There are two very insighful, almost jaw-dropping surveys making their way around the web. The first survey by the University of Chicago shows that personal misery among Americans is at its highest levels since the early 1990s, with people saddled with woes over healthcare, unemployment, paying bills and romance. A second, seperate survey indicates that U.S. Consumer Confidence is back to its pre-Katrina levels, indicating that Americans are likely to spend (and consume) more.
I think one survey is feeding the other, despite the apparent contradiction. The first poll shows that for a broad array of reasons, both externally — the War, the economy, the inconsistent weather, the natural disaster — and internally — the poll also indicates that Americans’ stress level is at an all-time high, America is in a state of malaise, just like the nation in the late 1970s.
How have we responded? Like a heartbroken lover, ready to indulge any and all of our materialstic desires. We’re depressed, but maybe, just maybe that new XBox can pull us out of the dolldrums. We’re stressed, but maybe, just maybe a new Plasma TV will get the monkey off our backs.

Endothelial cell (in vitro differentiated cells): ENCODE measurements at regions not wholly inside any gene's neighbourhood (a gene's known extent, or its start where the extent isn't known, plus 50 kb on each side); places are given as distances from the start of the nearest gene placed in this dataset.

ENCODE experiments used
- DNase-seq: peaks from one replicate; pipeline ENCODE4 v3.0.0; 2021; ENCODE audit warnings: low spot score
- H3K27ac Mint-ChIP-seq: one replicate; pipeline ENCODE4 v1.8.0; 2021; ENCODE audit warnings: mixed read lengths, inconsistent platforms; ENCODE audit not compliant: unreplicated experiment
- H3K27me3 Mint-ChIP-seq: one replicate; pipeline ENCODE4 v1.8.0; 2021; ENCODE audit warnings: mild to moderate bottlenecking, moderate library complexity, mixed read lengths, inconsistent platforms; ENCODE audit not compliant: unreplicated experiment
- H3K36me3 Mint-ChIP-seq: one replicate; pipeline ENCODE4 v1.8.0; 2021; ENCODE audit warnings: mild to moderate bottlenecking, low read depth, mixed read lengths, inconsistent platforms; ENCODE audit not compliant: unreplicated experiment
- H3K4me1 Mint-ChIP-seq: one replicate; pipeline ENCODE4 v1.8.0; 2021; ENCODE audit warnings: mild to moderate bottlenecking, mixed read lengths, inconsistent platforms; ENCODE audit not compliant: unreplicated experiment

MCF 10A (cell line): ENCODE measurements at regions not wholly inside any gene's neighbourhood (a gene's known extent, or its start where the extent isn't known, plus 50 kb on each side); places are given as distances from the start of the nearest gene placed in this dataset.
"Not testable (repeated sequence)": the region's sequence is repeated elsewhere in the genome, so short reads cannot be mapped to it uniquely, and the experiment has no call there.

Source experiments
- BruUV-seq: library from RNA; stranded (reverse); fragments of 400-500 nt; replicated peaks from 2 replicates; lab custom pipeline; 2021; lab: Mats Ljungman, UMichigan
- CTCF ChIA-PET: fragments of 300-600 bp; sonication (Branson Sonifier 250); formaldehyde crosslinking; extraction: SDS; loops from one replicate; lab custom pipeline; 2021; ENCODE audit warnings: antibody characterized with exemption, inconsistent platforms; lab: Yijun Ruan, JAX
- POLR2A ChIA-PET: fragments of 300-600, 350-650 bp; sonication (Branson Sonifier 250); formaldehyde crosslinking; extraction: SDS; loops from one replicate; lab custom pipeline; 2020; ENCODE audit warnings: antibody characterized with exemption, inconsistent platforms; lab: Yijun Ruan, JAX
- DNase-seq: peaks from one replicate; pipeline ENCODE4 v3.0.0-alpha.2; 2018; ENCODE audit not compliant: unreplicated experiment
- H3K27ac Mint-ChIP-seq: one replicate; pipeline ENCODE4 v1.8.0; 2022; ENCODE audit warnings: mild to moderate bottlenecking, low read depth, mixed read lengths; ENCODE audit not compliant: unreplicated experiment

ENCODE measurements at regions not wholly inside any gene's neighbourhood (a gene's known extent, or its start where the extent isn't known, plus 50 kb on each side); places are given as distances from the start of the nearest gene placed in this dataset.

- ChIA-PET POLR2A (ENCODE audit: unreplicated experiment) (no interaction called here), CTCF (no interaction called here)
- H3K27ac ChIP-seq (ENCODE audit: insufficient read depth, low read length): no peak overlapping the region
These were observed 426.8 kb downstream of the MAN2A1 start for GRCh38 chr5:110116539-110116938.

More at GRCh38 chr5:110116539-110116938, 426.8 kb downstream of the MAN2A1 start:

Unfortunately, this binging will not make people’s lives better. I am reminded of Carl Sagan’s meaning behind the book that inspired the movie Contact. More technology — technology that is advertised to us as being able to bring happiness and less stress to our life — actually moves us further away from our intrinsic desire to be happy. There is no special meaning in BlueTooth or WiFi, but don’t we worship at their altars.
More stress, less happiness, more technology. Just the thought of it all makes me want to get up and walk over to Crescent Lake park. Enjoy your afternoon.